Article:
News

Satellite Communications Ball Offers More Bandwidth, Greater Portability

While it may resemble a giant beach ball, the inflatable ground antenna transmit and receive (GATR) ball is actually the Army's latest piece of satellite communications equipment. The technology is so new that the 369th Sustainment Brigade's GATR ball has a serial number in the single digits. Designed to be lighter and more compact than traditional, rigid satellite dishes, the GATR ball can be broken down into just a few cases and hand carried anywhere in the world. The self-contained system can then be inflated and set up in less than two hours, ready to provide a variety of communication services.

Posted in: News, Communications, Wireless, Defense
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Army Demonstrates Hoverbike Prototype

The US Army demonstrated the flying capabilities of a unique rectangular-shaped quadcopter. The Joint Tactical Aerial Resupply Vehicle (JTARV), also known as a hoverbike, may one day make it possible for soldiers on the battlefield to order resupply and then receive those supplies rapidly.

Posted in: News, Aeronautics, Aerospace, Defense
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3D Printers Create Tomorrow’s Rocket Engines

Startup company Tri-D Dynamics LLC, a startup with ties to Purdue University, plans to use 3D printers as well as other additive manufacturing processes to make future rocket engines that show promise in being faster and less expensive to produce than traditional methods. The 3D printer would create small rocket engines for satellites.

Posted in: News, Aerospace, Defense, Manufacturing & Prototyping, Rapid Prototyping & Tooling
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Nano-Modified Aerospace Composites Have Improved Conductivity

Research indicates the potential of a carbon fiber reinforced plastic that is made multifunctional while still maintaining its structural integrity. Novel functionality including sensors, energy harvesting, lighting, and communication antennae can now be integrated into the structure of the composite to usher in a new era in composite technology.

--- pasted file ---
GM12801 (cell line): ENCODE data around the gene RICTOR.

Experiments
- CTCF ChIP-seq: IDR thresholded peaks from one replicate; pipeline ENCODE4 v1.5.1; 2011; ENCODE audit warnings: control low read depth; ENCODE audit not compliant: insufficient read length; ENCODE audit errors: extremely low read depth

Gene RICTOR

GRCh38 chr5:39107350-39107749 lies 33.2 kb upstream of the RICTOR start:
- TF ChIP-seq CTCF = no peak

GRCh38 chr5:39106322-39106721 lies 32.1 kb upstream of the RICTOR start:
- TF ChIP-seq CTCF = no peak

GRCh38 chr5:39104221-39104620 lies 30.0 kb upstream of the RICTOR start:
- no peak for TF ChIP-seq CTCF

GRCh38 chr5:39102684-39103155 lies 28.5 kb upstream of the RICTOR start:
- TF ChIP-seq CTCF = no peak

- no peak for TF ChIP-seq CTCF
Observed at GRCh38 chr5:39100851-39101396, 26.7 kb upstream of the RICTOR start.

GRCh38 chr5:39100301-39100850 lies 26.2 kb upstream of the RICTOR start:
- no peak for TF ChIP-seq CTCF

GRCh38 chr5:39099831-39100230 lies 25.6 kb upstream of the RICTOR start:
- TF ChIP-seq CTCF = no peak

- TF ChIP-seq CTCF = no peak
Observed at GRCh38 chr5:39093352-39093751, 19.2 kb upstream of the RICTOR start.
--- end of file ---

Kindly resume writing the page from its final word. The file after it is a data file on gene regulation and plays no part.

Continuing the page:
Posted in: News, Aerospace
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Simulation Software Improves Pilot Training

Providing pilots with the best possible preparation for extreme situations is the goal of new simulation software. The program that combines flow mechanics and flight dynamics in real time. The numerical model is extremely flexible and does not depend on stored flow data. External conditions such as topography, global wind speeds, and aircraft type are input. During the simulation, the algorithms use that data to continuously compute the interacting flow field at the virtual aircraft’s current location.

Posted in: News, Aerospace, Simulation Software
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Professor Simulates Bomb Blasts to Study How Things Break Apart

How much force does it take to shatter a Humvee, a soldier’s body armor, or a submarine?

Posted in: News, Research Lab
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High-Speed, Autonomous Surface Patrol Capability Demonstrated

After a year of internal research and development, the Johns Hopkins University Applied Physics Laboratory in Laurel, Maryland, recently conducted a large, at-sea demonstration of swarming unmanned surface vessels (USV). The experiment — done in collaboration with the Surface Targets Branch of the Naval Air Warfare Center Weapons Division, Port Hueneme, California — was designed to advance the state of the art of collaborative, autonomous USV behaviors to higher speeds and a larger numbers of vessels.

Posted in: News, Robotics
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Army Researchers Demonstrate 3-D Printed Drones

Soldiers witnessed the innovation of Army researchers recently during flight testing of 3-D printed unmanned aircraft systems that were created on-demand for specific missions.

Posted in: News, Robotics
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Computer Model More Accurately Predicts Flight Delays

Researchers at Binghamton University have devised a new computer model that can more accurately predict delays faster than anything currently in use. The multilevel input layer artificial neural network handles categorical variables with a simple structure to help airlines easily see the relationships between input variables (such as weather) and outputs (flight delays).

Posted in: News, Aerospace, Mathematical/Scientific Software
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Cockpit Display Shows Precise Locations of Sonic Booms

NASA pilots flying supersonic aircraft now have a display that tells them exactly where sonic booms are hitting the ground. The display provided NASA research pilots the ability to physically see their sonic footprint on a map as the boom occurred. With the ability to observe the location of their aircraft’s sonic booms, pilots can better keep the loud percussive sounds from disturbing communities on the ground.

Posted in: News, Aeronautics, Aerospace
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